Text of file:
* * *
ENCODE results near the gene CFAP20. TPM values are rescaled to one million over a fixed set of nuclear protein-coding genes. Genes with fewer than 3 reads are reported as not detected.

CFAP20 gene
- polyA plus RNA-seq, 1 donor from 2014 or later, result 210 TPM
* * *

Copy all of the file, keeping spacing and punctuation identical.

ENCODE results near the gene CFAP20. TPM values are rescaled to one million over a fixed set of nuclear protein-coding genes. Genes with fewer than 3 reads are reported as not detected.

CFAP20 gene
- polyA plus RNA-seq, 1 donor from 2014 or later, result 210 TPM